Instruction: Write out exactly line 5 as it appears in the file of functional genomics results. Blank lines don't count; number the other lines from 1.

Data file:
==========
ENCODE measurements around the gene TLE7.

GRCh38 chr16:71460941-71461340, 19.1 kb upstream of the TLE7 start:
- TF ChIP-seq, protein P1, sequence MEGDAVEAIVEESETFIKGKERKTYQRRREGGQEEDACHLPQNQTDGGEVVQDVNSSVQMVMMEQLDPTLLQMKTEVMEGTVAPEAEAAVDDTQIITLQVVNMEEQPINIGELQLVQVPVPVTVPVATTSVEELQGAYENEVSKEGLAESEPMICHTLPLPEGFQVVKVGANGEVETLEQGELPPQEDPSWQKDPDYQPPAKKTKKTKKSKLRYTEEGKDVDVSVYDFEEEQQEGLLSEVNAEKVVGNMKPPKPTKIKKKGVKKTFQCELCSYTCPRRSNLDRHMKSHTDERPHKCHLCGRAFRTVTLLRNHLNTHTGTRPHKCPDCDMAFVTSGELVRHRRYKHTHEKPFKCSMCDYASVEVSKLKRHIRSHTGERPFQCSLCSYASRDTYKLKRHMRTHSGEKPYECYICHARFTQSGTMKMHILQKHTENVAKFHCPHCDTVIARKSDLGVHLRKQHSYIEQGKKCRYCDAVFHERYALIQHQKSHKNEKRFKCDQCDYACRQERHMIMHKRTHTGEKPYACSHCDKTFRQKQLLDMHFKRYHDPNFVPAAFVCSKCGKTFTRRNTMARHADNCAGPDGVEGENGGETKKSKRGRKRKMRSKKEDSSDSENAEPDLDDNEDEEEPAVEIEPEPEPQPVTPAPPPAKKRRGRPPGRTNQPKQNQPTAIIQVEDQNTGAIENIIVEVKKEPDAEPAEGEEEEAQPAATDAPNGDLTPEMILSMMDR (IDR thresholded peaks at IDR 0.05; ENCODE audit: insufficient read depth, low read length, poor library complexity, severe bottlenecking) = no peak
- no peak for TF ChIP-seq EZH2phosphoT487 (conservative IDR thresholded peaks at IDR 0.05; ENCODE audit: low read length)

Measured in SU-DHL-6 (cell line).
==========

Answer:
Measured in SU-DHL-6 (cell line).